Bronchitis is an inflammation of the airways. Chronic bronchitis is a serious condition when the bronchial tubes, which carry air to and from your lungs, become inflamed over a long period of time. This can cause a chronic cough.
Overview and Symptoms
If you have bronchitis, you might wheeze or have chest discomfort. Your breathing might become very quick, because the bronchial tubes cannot funnel enough air.
Smoking is a major cause of chronic bronchitis. Overexposure to lung irritants, including tobacco smoke, air pollution, dust, fumes and vapors from a specific work environment can also cause or worsen symptoms.
- Mild fever
- A cough that doesn’t go away
- Sputum (mucus) production
- Shortness of breath
Acute bronchitis typically lasts three to seven days. However, even if the infection is gone, symptoms may last for several weeks due to inflammation of the airways caused by the body’s own immune response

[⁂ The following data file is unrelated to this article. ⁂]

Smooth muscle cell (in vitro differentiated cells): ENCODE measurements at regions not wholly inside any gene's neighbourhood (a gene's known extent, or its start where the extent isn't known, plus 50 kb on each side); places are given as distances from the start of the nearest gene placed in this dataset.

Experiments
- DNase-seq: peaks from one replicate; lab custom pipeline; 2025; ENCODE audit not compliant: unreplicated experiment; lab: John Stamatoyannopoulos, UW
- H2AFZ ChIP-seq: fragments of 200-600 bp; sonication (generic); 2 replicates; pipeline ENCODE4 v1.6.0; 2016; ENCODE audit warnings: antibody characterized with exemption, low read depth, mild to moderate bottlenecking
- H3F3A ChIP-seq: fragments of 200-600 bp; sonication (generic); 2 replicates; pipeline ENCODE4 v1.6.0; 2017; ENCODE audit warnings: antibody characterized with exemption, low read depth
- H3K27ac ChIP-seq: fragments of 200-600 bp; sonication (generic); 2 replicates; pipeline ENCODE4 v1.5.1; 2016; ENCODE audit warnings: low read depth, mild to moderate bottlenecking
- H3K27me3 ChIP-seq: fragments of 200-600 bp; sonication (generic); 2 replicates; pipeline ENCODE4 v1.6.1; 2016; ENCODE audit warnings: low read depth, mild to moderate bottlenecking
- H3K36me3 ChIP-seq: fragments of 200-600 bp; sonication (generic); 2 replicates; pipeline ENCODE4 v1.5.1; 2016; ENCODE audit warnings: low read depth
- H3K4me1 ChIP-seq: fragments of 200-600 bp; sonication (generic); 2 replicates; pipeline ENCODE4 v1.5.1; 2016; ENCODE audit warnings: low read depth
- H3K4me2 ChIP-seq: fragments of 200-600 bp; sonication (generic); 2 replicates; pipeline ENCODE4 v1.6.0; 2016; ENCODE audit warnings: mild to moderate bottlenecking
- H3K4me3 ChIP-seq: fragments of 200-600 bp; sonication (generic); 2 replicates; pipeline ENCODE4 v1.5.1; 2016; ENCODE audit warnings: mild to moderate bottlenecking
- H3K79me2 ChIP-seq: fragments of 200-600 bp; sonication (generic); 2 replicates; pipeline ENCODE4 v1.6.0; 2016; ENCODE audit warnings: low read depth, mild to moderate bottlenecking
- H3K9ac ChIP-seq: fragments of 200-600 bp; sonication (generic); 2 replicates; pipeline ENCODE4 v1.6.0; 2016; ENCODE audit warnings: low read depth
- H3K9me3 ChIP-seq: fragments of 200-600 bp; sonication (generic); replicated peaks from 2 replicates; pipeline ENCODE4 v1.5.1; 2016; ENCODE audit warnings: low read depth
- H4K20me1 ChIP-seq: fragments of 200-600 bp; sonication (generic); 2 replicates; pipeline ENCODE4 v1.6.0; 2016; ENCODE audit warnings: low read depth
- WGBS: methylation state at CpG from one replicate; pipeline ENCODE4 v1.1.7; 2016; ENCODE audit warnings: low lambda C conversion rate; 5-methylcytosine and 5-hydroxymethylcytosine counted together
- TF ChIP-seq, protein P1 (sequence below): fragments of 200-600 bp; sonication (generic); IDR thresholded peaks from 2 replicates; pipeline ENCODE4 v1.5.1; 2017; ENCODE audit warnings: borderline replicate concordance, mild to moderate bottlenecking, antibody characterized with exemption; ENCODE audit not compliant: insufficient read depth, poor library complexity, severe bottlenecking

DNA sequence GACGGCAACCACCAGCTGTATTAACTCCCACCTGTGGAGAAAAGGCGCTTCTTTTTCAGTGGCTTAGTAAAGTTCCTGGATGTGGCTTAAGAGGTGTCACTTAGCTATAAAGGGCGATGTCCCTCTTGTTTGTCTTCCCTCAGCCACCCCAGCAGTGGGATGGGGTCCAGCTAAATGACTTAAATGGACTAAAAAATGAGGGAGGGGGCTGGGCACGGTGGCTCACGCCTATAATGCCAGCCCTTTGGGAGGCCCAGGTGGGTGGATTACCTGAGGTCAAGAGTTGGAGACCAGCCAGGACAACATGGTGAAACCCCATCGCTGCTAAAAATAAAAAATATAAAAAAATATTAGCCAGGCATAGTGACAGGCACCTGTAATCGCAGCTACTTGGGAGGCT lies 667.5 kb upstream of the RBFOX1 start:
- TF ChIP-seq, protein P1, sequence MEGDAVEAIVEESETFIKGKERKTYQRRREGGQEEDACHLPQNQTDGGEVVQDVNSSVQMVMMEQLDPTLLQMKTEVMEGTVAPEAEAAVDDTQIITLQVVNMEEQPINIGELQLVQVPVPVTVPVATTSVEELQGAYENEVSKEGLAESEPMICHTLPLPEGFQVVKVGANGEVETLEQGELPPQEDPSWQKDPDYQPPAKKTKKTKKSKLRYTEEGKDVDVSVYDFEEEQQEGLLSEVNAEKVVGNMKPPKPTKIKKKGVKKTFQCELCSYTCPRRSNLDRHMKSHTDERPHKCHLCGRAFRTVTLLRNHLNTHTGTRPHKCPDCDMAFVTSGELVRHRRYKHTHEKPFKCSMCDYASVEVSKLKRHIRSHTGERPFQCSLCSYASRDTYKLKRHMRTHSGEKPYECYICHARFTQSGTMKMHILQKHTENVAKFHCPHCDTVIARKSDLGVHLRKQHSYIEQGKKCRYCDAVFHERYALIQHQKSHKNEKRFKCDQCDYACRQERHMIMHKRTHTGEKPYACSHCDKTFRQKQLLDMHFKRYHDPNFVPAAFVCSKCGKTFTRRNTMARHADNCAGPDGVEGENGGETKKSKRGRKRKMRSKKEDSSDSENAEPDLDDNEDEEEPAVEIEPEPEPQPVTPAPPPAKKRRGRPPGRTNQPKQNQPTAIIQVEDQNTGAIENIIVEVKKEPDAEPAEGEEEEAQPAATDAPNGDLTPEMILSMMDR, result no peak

There are a number of ways to diagnose bronchitis. These methods include a physical exam with a stethoscope, a lung function test, imaging tests, and/or sputum tests. Please consult your physician if you experience symptoms.
Most often, treatment includes over-the-counter medications that are designed to break up mucus and treat aches and pains, although in some cases steroidal inhalants or a short course of the steroid prednisone may be prescribed. You may also be advised to stay hydrated.
Typically, antibiotics are not prescribed for bronchitis. In some cases, a secondary infection can happen, resulting from bacteria that live in the upper airways, mouth or throat, which take advantage of the body’s weakened condition. A change in color or quantity of mucus or a new round of fevers may result. In such cases, an antibiotic may need to be prescribed.
Learn MoreThe Chest Disease Center combines a team of highly skilled specialists with state-of-the-art facilities to provide multidisciplinary evaluation, treatment and care to patients who have benign (non-cancerous) and malignant (cancerous) lung diseases.